Einstein reportedly played the violin often and was known to crank out Mozart while working.

“Life without playing music is inconceivable for me,” he once said. “I live my daydreams in music. I see my life in terms of music . . . I get most joy in life out of music.”

10 Fundamental Things People Don’t Understand About Practice

By Nicolas Cole

People that boast how many days they’ve gone without sleep in hopes of proving their dedication to their craft are missing the point.

Practice is an art — it is not a simple “plug and chug” of hours in and skill level out. And in order to actually make the time you spend practicing meaningful, you have to bring a heightened level of awareness.

You have to know what to look for, what to fix, and ultimately, how to enter your “zone.”

1. It’s not about just “practicing.”

Going through the motions isn’t enough.

You have to be present and aware while you practice, and actively looking for all the things you still need to improve upon.

2. Your schedule and your practice times go together.

If you are practicing in the morning some days, evening other days, and afternoons at random, you are not as effective as the person who practices at the same time, every day.

Your schedule needs to be based around your practice hours — not the other way around.

3. Consistency is the most important part.

Rome doesn’t get built in a day.

You can’t go 5 days without practicing and then try to pull a 12-hour marathon to make up for lost time. Practicing a little bit each day is far more effective than day-long sprints.

4. The “sweet spot” for practice is 3–4 hours.

Reason being, that first hour you are still warming up, and that last hour you are entering “burn out.”

So in reality, a 4 hour practice session is really only 2 hours of truly quality practice — which means it is exceedingly important that you are “mentally present” during those middle 2 hours.

5. Don’t practice what you’re already good at.

Competition inherently looks for weaknesses.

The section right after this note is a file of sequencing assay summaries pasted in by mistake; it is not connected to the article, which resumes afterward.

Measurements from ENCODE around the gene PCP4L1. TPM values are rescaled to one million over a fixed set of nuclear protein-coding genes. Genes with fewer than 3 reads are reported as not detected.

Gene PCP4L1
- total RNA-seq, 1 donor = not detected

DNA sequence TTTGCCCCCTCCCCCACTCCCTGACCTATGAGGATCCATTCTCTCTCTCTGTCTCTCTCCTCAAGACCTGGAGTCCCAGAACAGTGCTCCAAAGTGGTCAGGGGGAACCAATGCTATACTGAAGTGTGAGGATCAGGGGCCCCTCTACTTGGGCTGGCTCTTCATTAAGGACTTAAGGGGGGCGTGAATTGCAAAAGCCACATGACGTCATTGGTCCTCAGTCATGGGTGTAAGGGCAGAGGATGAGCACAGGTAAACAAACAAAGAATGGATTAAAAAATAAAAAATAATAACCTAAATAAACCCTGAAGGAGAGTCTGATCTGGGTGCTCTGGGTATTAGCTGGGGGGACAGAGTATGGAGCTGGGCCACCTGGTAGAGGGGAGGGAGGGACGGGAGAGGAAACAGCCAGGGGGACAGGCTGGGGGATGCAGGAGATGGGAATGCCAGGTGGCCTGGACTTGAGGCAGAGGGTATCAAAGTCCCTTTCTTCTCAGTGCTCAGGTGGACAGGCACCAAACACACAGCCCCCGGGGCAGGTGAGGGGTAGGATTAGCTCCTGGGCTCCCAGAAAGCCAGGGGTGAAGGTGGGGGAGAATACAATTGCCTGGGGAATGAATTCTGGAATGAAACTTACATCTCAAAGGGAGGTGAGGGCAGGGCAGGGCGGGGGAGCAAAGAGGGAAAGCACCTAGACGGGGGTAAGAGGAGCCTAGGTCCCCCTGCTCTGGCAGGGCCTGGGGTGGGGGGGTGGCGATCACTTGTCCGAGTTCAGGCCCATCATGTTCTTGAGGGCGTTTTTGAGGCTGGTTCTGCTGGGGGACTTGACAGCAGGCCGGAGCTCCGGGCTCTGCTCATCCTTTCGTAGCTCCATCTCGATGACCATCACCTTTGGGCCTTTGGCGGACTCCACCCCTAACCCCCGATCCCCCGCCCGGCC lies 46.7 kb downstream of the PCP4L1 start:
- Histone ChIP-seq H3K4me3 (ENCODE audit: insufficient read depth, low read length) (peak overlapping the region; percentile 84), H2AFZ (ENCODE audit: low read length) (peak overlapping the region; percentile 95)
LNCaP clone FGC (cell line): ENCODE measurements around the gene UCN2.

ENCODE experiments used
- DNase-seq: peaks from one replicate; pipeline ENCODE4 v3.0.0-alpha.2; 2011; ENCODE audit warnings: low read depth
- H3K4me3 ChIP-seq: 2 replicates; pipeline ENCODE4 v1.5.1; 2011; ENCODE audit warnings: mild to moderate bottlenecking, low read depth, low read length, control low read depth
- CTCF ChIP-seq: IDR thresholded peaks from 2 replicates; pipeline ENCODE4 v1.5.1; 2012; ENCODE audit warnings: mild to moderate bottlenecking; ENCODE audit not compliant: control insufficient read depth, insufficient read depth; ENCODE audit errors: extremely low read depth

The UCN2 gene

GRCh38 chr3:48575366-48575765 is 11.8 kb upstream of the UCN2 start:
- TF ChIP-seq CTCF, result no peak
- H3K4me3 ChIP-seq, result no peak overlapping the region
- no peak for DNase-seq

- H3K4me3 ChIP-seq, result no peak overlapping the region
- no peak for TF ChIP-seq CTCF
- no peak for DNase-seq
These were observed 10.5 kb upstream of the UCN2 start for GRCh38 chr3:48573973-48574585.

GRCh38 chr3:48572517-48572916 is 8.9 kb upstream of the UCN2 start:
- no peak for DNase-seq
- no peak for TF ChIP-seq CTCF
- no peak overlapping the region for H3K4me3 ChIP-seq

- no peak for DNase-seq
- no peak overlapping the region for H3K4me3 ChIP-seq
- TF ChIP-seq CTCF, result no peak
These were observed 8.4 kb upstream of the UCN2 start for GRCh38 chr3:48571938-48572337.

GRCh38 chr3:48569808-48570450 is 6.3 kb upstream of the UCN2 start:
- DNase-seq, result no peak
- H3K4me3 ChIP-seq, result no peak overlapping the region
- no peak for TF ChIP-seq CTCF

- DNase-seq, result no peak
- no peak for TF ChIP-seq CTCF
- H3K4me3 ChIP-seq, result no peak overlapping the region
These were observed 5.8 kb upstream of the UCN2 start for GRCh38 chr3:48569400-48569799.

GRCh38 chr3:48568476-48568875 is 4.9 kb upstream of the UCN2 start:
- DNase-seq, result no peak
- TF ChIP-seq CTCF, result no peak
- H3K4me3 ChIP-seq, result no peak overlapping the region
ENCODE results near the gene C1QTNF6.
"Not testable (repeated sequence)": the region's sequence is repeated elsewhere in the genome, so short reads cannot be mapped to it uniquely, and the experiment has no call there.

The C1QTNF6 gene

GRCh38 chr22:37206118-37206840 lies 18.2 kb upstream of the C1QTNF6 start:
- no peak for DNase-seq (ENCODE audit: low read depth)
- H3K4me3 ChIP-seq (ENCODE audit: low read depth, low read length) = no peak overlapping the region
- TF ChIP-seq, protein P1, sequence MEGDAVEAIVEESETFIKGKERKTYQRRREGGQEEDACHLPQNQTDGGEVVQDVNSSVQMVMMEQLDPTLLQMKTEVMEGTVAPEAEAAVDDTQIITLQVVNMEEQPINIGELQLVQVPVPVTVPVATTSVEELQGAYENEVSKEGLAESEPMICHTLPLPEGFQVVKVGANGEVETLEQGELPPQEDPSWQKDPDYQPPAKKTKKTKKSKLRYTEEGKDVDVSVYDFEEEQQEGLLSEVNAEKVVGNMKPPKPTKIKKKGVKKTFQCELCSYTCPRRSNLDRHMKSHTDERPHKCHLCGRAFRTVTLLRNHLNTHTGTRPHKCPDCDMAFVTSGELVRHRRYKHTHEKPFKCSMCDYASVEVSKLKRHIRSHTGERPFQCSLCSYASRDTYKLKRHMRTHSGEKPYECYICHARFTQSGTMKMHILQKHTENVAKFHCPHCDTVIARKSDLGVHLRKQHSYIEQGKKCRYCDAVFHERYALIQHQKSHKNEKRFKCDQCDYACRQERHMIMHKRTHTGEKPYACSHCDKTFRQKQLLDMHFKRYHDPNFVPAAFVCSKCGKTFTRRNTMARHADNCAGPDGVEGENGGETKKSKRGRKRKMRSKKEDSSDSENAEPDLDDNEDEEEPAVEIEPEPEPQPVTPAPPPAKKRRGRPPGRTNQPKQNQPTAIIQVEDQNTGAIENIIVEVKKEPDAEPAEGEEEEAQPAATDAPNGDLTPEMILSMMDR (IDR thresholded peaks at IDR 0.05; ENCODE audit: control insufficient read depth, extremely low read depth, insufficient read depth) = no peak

If you are a master of one thing but a total newbie at another, then all someone has to do is target your weaknesses. Make it a point to practice what you’re not good at, so that you are more well-rounded.

6. Reflect after each practice session.

Ask yourself, “What did I improve upon today? Did I learn something new? Did I challenge myself? What can I work on next?”

You want to constantly be asking yourself questions so that you know what to improve upon next.

7. It’s not about “getting it done.”

It’s about getting it done “right.”

If you are the type of person who times how long you’ve been practicing, you’re already starting off on the wrong foot. It’s not about practicing for the sake of “just practicing.” You have to have a vision, something you are working toward.

Then, it no longer becomes about time. It’s about skill.

8. Study yourself.

The ability to watch and learn from yourself is also extremely undervalued.

If you are an athlete, record yourself playing your game. If you are a gamer, record your screen as you play. If you are a writer, go back through your work with a pen and look for improvement areas. If you are a musician, record yourself and listen to yourself play.

You will never be able to see your mistakes while you’re in the moment of practicing. So separate the two.

9. Watch other people.

If you can learn how to record and learn from your own practice sessions, you will have a better eye for watching how your competition operates as well.

You will be able to pick apart what it is they are doing, and then steal their strategies.

This learning then becomes an inherent part of you — your process.

10. Always be growing.

Always be looking for how you can improve.

Always be focusing on your weaknesses, not your strengths. Always be searching for new competition. It’s a journey and on you to stay moving forward at a consistent pace.

NME to close print edition after 66 years

Publisher of music magazine consulting about redundancies, while title will continue online.

The NME is to cease publication in print after 66 years, the weekly music title joining a growing list of once mighty magazine brands that now only exist online.

The website will continue, replacing the print edition’s cover star interview with a new weekly digital franchise, the Big Read.

The NME will continue to keep a sporadic presence in print with special issues such as its paid-for series NME Gold, to cater for music stars’ appetite for appearing in a printed product.

In 2015, the magazine stopped being a paid title after a decade of sales declines saw its circulation drop to just 15,000. It relaunched as an ad-funded, free title with a circulation of 300,000 in a last throw of the strategic dice for the print edition.